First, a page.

OUR CHEFS/FARMERS/STORYTELLERS

MIKE COSTELLO   CHEF - FARMER  

Growing up on a farm in Kanawha County, West Virginia, Mike Costello developed an appreciation for the land at at early age. As a youngster, he also found a home in the kitchen, learning to string pole beans and bake traditional desserts from his grandmother, "Momaw" Betty Williams. His interest in cooking eventually led him to enroll in culinary school at Johnson and Wales University in Charleston, South Carolina. After working in West Virginia restaurant kitchens and encountering a then-pervasive mentality that "quality" ingredients must be shipped to Appalachia from far away, Mike backed away from his formal culinary education before it even started. 

Instead of landing in the Carolina Low Country, Mike enrolled in journalism school at West Virginia University, where his work established a recognition of food as an important mark of Appalachia's rich cultural heritage. In taking on reporting and documentary-style projects focused on food heritage, Mike learned the importance of storytelling, which remains central to Lost Creek Farm's cuisine. Most importantly, he maintained a strong passion for food and an even stronger passion for the region, never losing sight of an early desire to open a culinary business that would make the Mountain State proud.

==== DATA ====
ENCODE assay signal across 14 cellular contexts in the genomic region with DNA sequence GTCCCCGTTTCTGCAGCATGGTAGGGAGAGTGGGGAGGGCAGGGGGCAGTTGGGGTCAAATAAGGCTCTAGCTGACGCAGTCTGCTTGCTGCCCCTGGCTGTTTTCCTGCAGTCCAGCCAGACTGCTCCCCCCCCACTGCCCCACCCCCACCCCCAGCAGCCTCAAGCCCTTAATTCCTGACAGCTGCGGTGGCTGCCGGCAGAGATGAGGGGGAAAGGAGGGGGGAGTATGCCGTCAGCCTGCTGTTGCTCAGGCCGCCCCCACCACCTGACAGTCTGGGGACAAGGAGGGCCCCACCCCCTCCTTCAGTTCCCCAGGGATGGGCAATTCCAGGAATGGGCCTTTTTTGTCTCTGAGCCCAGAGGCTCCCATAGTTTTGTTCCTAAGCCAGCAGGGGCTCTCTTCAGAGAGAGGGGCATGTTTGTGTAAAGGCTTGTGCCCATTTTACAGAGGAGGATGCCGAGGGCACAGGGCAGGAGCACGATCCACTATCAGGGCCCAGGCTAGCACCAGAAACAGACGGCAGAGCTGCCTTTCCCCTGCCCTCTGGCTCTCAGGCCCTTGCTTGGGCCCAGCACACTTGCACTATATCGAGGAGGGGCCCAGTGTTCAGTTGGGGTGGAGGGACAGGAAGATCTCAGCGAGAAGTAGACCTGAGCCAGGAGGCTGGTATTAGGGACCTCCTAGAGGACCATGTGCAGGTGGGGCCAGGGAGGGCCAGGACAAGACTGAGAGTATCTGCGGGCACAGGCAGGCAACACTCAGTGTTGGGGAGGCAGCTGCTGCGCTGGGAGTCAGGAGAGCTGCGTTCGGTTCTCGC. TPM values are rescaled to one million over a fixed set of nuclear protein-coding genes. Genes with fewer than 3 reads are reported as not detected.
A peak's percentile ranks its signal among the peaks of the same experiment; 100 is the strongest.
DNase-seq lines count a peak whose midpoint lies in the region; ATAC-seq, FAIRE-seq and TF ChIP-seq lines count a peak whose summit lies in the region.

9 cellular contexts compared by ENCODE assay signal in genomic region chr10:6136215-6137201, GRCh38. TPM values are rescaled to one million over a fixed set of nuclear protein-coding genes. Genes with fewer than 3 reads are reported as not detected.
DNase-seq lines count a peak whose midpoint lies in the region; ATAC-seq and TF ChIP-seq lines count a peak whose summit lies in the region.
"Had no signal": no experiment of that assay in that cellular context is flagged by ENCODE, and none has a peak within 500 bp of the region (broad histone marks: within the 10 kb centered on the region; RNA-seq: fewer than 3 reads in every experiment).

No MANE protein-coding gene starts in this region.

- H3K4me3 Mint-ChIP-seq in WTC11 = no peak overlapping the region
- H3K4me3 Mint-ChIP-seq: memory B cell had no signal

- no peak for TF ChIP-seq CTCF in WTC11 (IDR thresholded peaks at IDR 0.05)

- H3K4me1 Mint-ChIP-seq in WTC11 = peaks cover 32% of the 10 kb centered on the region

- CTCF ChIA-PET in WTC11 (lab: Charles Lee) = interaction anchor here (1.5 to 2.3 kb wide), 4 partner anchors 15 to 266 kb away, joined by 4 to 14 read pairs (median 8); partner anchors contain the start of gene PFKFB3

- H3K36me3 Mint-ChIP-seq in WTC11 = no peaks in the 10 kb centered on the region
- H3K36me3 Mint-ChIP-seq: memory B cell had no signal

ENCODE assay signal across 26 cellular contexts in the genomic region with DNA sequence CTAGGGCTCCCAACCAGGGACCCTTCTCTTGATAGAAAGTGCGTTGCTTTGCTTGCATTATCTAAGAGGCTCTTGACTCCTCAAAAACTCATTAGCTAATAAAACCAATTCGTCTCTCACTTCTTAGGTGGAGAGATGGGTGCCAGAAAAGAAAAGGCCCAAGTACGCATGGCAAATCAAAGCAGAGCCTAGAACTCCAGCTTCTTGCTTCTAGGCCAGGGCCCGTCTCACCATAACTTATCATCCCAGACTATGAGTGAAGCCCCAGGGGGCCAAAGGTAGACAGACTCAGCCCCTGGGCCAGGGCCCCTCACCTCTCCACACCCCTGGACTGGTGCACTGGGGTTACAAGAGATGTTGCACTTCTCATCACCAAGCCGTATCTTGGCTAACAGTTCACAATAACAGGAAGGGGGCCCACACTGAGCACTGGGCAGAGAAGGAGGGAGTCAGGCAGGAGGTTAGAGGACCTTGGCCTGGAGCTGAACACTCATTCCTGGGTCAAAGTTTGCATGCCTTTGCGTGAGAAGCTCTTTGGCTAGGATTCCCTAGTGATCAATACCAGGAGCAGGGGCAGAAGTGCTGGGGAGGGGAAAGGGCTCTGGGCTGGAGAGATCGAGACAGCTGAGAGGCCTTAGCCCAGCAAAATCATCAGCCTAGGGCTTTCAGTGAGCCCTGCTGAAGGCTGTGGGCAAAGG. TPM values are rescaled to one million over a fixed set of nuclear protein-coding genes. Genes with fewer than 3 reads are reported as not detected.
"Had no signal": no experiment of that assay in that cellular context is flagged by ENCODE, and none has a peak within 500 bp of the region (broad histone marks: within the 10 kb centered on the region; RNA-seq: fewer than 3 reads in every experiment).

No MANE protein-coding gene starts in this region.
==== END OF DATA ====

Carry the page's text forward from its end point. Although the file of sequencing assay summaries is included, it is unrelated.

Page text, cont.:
Mike continues his journalistic work as a contributing editor, focusing on issues in regional food and culture at 100 Days in Appalachia. He serves on the Board of Directors for the Appalachian Food Summit and is involved in food and small farm policy initiatives with the West Virginia Food and Farm Coalition.


AMY DAWSON  FARM MANAGER - BAKER 

Growing up just down the road, Amy Dawson knew of Lost Creek Farm as her grandparents' homeplace. A sixth-generation Lost Creek area native, she was raised on a nearby small-scale cattle farm operated by her parents.  

Each summer of her childhood was spent gardening, fixing fence, chasing cattle, playing outside, cooking, and reading. After a brief diversion to college and law school, she has found herself back home, with her own take on the traditional family business of farming.

In addition to managing most on-farm operations, Amy also serves as Lost Creek Farm's baker and pastry chef. She is currently a participant in the West Virginia Folklife Program's Master Apprenticeship program, focusing on traditional Appalachian salt-rising bread.